Navigation Links
Case researcher in RNA biology makes waves by challenging current thinking
Date:1/18/2008

In the January 18th issue of Molecular Cell, Case Western Reserve University School of Medicine researcher Kristian E. Baker, Ph.D. challenges molecular biologys established body of evidence and widely-accepted model for nonsense-mediated messenger ribonucleic acid (mRNA) decay. With her collaborator, Ambro van Hoof, Ph.D. of The University of Texas Health Sciences Center, Baker directly tested the faux 3 UTR model and proved it could not explain how cells recognize and destroy deviant mRNA. This landmark discovery will redirect mRNA research and expand opportunities for new discoveries in understanding the cells ability to protect itself from these potential errors.

In all cells, including human, mRNA is a copy of the information carried by a gene on the DNA. Occasionally, mRNA contains errors that can make the information it carries unusable. Cells posses a remarkable mechanism to detect these aberrant mRNAs and eliminate them from the cell this process represents a very important quality control system for gene expression. A significant amount of past research in this area of RNA biology has collected data to support the faux 3 UTR model for mRNA quality control, and, as a result, has shaped present research directions in the field, said Baker. Our recent findings preclude this explanation and will, undoubtedly, result in a rethinking by many as to how to experimentally approach this important cellular process.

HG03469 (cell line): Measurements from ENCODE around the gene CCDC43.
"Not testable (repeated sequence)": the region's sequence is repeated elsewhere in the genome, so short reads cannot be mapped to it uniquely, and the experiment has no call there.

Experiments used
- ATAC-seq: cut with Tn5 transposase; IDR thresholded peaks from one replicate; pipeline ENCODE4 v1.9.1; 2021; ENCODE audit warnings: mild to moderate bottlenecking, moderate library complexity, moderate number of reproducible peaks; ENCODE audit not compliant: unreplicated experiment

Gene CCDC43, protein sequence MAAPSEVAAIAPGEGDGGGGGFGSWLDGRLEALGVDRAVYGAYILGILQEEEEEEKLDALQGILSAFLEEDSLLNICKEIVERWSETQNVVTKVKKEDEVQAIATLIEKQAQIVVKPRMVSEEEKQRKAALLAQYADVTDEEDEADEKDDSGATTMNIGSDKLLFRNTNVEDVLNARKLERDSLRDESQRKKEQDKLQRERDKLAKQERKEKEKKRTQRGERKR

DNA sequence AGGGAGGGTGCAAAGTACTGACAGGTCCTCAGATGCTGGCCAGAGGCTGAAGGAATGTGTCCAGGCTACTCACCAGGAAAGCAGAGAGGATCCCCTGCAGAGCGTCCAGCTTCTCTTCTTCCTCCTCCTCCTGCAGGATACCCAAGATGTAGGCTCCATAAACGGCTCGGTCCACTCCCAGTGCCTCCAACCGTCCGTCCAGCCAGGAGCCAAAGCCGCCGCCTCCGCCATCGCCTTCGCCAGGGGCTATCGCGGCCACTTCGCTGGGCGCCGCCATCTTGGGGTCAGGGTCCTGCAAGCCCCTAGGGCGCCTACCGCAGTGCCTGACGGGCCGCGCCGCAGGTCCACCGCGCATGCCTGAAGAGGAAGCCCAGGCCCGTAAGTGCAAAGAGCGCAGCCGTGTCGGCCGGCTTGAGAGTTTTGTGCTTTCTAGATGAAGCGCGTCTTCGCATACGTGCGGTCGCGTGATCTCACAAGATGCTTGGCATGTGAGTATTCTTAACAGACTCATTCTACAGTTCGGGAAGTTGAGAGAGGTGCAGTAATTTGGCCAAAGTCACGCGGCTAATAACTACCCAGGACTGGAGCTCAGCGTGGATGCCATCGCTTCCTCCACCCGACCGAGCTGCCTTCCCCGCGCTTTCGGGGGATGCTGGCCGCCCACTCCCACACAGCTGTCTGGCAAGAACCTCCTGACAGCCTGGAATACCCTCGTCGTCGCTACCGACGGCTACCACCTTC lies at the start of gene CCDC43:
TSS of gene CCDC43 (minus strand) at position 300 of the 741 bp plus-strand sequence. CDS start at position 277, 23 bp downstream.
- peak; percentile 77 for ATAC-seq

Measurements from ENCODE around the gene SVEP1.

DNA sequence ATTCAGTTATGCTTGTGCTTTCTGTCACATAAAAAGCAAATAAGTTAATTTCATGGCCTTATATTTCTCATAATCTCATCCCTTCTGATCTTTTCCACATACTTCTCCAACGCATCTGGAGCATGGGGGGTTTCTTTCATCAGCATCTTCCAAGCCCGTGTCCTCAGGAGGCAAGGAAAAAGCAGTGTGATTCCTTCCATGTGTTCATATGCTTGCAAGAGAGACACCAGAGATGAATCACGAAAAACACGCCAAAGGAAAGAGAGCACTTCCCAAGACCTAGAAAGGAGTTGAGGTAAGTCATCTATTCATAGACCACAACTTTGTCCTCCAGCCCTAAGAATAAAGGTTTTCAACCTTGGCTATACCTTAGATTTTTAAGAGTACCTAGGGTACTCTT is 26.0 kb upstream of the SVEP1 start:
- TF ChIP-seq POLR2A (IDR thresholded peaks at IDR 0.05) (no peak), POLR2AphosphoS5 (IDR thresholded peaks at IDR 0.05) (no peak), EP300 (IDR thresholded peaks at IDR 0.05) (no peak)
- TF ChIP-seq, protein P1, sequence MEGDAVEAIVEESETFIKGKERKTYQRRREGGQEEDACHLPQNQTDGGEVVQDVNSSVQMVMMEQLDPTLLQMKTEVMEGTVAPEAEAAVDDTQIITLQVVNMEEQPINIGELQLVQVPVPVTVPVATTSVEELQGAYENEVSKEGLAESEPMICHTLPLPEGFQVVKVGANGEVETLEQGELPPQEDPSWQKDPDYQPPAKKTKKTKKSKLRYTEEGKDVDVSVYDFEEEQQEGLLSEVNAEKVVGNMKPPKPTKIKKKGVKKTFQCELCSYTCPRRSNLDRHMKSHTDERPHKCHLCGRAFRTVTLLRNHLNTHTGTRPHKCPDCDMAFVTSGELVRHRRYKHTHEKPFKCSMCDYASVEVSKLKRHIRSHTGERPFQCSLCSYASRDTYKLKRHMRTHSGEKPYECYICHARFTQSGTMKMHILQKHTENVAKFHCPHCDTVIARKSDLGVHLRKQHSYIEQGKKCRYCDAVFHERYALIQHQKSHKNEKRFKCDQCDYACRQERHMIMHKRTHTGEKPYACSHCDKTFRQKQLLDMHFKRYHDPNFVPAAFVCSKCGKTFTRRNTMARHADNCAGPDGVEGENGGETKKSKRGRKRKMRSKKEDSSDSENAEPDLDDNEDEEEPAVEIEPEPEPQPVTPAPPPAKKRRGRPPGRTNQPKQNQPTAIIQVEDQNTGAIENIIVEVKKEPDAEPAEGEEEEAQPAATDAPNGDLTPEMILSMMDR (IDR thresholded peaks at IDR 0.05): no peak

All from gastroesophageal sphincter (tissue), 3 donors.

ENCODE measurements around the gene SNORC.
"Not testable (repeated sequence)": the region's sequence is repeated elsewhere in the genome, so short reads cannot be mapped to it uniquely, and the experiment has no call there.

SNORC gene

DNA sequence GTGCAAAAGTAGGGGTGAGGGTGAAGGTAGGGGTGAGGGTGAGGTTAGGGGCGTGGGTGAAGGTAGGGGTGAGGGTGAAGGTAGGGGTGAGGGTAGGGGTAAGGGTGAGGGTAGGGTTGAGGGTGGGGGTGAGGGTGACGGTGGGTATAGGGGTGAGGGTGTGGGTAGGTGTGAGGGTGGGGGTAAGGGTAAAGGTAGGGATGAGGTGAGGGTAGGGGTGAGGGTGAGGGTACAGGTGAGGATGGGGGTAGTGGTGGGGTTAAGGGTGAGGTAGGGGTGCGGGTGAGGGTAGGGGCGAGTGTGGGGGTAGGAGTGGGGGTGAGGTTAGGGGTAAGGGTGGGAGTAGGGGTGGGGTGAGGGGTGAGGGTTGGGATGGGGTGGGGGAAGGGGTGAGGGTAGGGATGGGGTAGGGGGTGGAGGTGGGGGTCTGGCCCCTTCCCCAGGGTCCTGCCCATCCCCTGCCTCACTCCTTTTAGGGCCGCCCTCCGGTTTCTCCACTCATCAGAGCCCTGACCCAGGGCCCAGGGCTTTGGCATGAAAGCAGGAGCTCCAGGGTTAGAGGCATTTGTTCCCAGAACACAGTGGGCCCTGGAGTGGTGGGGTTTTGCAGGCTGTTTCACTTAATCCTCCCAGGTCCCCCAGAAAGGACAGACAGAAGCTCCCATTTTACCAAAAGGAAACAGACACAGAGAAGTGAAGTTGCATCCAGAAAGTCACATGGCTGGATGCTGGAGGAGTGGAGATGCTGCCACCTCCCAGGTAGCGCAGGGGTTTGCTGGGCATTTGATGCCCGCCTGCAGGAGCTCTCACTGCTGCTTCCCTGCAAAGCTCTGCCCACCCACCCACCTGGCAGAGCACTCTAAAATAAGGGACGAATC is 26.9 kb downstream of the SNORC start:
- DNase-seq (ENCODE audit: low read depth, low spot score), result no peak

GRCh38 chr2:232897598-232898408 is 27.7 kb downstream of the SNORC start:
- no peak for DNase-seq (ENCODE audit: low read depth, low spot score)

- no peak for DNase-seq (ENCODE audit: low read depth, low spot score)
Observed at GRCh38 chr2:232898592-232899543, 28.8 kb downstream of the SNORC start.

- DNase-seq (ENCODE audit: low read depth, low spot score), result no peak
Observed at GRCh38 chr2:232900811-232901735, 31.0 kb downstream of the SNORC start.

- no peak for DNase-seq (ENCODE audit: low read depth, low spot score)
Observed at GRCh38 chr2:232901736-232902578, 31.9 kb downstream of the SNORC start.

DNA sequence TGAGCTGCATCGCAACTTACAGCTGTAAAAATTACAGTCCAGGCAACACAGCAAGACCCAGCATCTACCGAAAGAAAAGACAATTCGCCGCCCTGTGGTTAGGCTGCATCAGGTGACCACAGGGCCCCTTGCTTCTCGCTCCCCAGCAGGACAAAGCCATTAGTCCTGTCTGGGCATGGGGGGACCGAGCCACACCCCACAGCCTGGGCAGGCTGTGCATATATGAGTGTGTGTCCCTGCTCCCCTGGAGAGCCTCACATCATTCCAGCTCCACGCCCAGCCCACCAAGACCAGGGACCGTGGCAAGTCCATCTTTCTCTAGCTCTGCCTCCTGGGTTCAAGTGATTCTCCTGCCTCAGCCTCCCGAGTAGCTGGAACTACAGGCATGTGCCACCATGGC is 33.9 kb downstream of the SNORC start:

For decades researchers have been puzzled by cells ability to differentiate between normal mRNA and those carrying certain types of mutations. mRNA transports DNAs genetic coding information to the sites of protein synthesis: ribosomes. Cells are able to identify mRNA carrying a mutation and prevent it from reaching the protein synthesis phase. Once identified, the cell destroys the abnormal, mutated mRNA. This naturally occurring process ensures malfunctioning proteins are not produced. Using a yeast model system, Bakers research offers a better understanding of this mRNA quality control process which closely mimics the process in human cells.

Bakers research on nonsense-mediated mRNA decay not only provides an advanced understanding of an important process in the regulation of gene expression, but may help lead to new therapeutic strategies in the treatment of genetic diseases. Many inherited conditions, including cystic fibrosis, are a consequence of mutations resulting in the recognition of non-functional mRNA and the subsequent elimination by nonsense-mediated mRNA decay. Because cells eliminate the abnormal mRNA, no protein is produced. With genetic diseases, researchers are hypothesizing it might be beneficial for the cell to express the protein, even though it is not completely functional. The rational is it will be better for these patients to have protein of some function rather than no protein at all. Cystic fibrosis clinical trials are currently underway with a goal of producing the partially functional proteins, before the cells natural elimination process takes place. Using Bakers findings, researchers will have a better understanding of how to modulate the recognition of the abnormal mRNAs as to allow the mRNA to remain in the cell and produce the protein.